Patients presenting with breathing issues need to be carefully assessed to help make an accurate diagnosis. Normal breath sounds (vesicular sounds) are hardly detectable in healthy people when examined without a stethoscope.
Bronchial breathing emits harsh sounds, which are prolonged during expiration. You can hear it over consolidation, where alveoli do not filter sounds.
Amphoric breath sounds are less common. This presents as a hollow noise heard over a large cavity. It has been described as sounding similar to air blown over the top of an open jar.
Abnormal lung sounds can signify an underlying medical condition that hasn’t been diagnosed yet. Laboured breathing can also be caused by an infection, virus or other illness that triggers inflammation of the lungs or fluid build-up in the lung tissues that cause unusual sounds when inhaling or exhaling.
Types of abnormal breath sounds
Several types of abnormal lung sounds can include:
- Crackles: Crackles can sound like discontinuous clicking, bubbling or rattling, or bubbling when the patient inhales. Crackling sounds can be wet or dry, fine or coarse.
- Rhonchi: Rhonchi can be described as continuous, rough-sounding, lower-pitched noises that many people think sound similar to snoring. Sometimes this may also change the sound of a person’s voice.
- Stridor: This is a harsh, high-pitched wheeze. It most commonly occurs in people with a blocked upper airway and is usually more pronounced while breathing in.
- Wheezing: Wheezing lung sounds are high-pitched and continuous when breathing in and out. Some people describe it as a constant whistle. Wheezing can be loud enough to detect without listening with a stethoscope. Some patients can exhibit a squawk-sounding wheeze that occurs during inhalation.
Causes of abnormal lung sounds
Many causes can be associated with abnormal breath sounds, for example:
- Acute bronchitis
- An object stuck in the lungs or other airways
- Bronchiectasis – an abnormal widening of the airways in the lungs
- Chronic obstructive pulmonary disease (COPD), including emphysema and chronic bronchitis
- Interstitial lung disease
- Pulmonary oedema, which may relate to congestive heart failure or end-stage renal disease
Are you a health professional involved in patient assessment?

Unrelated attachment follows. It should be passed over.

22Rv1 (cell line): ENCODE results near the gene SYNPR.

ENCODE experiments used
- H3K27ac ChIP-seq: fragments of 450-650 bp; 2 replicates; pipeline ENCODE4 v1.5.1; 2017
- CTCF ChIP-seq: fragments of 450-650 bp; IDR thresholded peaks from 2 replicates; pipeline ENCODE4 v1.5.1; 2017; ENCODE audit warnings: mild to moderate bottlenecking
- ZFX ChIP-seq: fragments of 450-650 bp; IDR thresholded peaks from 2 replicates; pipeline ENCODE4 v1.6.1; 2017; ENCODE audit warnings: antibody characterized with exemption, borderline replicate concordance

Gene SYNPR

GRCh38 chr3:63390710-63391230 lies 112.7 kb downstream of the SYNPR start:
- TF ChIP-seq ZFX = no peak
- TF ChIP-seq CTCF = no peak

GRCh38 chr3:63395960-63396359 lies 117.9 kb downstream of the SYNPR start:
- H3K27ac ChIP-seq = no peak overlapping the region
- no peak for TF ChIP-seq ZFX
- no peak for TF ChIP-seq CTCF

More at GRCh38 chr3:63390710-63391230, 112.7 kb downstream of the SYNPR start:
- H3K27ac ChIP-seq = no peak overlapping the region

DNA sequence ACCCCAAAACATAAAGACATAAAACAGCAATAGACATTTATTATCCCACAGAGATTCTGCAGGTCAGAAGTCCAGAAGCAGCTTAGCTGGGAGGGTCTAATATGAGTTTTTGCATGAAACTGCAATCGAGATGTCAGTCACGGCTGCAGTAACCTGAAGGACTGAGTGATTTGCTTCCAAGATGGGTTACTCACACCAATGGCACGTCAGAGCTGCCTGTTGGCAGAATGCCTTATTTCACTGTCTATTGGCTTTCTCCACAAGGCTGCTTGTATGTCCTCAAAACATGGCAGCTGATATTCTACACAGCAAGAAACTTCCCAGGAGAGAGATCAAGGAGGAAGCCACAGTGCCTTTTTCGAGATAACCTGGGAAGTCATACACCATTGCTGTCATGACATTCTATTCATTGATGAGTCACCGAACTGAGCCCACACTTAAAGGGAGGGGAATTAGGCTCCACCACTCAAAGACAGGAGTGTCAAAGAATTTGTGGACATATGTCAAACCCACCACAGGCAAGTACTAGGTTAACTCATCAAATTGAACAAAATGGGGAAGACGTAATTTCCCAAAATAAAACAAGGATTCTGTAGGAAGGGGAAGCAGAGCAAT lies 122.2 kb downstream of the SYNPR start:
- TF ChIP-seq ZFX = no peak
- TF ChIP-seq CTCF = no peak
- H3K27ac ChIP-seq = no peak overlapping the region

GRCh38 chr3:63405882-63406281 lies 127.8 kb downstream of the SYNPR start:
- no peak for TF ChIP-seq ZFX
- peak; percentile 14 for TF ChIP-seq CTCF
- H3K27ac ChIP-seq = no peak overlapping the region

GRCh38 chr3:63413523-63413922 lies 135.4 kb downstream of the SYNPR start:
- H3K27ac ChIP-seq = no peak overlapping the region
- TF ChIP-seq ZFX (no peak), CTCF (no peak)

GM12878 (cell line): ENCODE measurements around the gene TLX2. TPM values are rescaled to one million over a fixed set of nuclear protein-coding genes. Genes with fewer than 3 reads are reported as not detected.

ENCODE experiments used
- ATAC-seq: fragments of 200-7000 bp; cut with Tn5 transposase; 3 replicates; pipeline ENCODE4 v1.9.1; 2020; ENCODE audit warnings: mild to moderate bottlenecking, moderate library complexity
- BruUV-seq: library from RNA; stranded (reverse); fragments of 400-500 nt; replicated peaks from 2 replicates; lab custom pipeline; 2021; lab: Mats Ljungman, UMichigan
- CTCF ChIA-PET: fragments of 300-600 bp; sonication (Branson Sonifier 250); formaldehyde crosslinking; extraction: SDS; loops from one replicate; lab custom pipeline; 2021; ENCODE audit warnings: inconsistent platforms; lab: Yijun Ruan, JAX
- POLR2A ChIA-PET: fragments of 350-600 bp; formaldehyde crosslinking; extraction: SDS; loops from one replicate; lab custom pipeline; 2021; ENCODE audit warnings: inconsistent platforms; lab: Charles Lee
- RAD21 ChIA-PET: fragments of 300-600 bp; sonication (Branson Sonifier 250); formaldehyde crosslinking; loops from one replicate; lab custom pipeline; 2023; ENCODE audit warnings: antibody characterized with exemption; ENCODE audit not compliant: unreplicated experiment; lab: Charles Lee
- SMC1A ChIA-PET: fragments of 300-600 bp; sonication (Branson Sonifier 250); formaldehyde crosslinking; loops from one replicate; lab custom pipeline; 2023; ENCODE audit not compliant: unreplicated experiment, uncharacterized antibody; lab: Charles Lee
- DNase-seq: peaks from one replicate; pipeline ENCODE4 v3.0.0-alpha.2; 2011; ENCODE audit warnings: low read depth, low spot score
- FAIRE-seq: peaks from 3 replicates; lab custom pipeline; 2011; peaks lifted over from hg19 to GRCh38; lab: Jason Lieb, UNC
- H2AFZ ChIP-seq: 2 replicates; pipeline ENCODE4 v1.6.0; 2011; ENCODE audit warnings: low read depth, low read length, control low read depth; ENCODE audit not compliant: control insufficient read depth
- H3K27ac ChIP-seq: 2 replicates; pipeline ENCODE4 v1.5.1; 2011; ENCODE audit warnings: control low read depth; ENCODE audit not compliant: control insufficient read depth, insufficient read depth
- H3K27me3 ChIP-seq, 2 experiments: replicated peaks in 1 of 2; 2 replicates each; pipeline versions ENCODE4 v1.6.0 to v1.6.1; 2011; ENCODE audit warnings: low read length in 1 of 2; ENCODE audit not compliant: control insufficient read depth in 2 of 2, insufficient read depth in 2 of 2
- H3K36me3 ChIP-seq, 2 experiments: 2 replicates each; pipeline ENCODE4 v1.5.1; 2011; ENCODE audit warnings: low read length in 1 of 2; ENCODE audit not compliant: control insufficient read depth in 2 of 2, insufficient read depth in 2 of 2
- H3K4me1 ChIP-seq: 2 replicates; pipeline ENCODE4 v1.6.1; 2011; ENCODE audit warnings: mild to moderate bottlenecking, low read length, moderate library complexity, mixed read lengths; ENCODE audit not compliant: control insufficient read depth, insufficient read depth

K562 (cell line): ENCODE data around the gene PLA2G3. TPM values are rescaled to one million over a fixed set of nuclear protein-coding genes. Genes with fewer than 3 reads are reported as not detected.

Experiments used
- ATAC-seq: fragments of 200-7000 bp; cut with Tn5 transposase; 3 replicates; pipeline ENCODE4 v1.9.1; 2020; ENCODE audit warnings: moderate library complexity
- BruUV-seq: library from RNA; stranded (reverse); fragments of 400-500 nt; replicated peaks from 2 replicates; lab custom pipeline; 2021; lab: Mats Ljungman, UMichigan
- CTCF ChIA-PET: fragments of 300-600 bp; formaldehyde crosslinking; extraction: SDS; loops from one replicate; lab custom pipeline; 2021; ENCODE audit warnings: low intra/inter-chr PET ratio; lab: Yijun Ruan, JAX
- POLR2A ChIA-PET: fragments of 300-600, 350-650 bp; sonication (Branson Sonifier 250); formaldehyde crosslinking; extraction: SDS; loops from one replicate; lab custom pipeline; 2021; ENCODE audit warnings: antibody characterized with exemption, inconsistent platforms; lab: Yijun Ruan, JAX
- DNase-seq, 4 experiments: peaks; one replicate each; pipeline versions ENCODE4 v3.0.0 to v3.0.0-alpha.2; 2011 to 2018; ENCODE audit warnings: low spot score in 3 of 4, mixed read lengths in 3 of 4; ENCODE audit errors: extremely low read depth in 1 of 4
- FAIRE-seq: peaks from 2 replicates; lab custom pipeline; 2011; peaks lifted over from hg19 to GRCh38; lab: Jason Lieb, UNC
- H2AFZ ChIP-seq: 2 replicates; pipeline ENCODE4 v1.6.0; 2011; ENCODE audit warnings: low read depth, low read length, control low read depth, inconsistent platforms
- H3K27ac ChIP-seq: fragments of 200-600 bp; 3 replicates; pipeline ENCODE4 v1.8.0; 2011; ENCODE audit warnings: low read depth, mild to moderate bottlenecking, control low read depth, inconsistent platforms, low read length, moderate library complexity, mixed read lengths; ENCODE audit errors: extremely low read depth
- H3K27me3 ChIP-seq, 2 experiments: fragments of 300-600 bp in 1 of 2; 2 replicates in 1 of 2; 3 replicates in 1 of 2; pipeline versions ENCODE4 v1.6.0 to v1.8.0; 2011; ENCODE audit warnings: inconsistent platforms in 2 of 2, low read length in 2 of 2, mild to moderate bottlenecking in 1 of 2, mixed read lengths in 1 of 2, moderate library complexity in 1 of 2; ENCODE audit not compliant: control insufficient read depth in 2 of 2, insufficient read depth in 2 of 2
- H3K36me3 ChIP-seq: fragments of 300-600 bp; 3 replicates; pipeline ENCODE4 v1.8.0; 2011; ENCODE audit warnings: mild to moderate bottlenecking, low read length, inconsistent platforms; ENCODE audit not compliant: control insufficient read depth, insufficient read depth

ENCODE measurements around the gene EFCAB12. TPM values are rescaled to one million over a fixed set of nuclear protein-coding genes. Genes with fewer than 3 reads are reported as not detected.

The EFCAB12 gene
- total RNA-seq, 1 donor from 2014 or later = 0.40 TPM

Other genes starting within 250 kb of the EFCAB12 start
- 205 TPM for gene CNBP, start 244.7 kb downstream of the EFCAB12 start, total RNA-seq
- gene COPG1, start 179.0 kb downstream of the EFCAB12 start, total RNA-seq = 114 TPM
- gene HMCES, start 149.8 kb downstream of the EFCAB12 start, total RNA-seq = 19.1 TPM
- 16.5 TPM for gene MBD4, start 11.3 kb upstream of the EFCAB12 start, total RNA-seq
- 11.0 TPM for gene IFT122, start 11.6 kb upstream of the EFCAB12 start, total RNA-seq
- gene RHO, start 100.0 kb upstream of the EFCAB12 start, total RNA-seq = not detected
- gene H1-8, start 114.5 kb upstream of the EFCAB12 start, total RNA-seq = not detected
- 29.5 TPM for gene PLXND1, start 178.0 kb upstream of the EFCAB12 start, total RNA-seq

PDUK offers several CPD Accredited courses, including our Five Day Patient Assessment Workshop held online. It is aimed at registered nurses, nurse practitioners, district nurses, health visitors, and other allied health professionals, including paramedics, pharmacists and occupational health nurses.
Developed exclusively for online delivery via a virtual classroom, this five-day course is adapted from our in-person 5 Day Patient Assessment workshop. The course covers essential elements such as core history taking and the physical examination skills needed for clinical decision-making and safe patient management.
Participants will gain practical knowledge and understanding to equip them to:
- Understand the principles of history taking
- Feel confident in undertaking a detailed health history from a patient.
- Understand the techniques of physical examination skills
- Correctly apply physical examination skills to each of the systems covered
- Complete a final physical examination that covers three of the major body systems
If you prefer an in-person, hands-on course, PDUK also offers our Five-day patient assessment skills workshop. This face-to-face practical workshop, held over five days, provides health practitioners with valuable insight into diagnostic proficiency and clinical decision-making.
Participants have the opportunity to conduct a complete physical examination, meeting clinical practice requirements and gaining all-around confidence when assessing adult patients.
PDUK also offer a flexible in-house option where we create a tailor-made patient assessment skills workshop to suit your needs. The course can be designed as a one to ten-day training programme to match your staff’s needs and medical specialisation, enabling them to apply physical examination techniques appropriately for each major body system.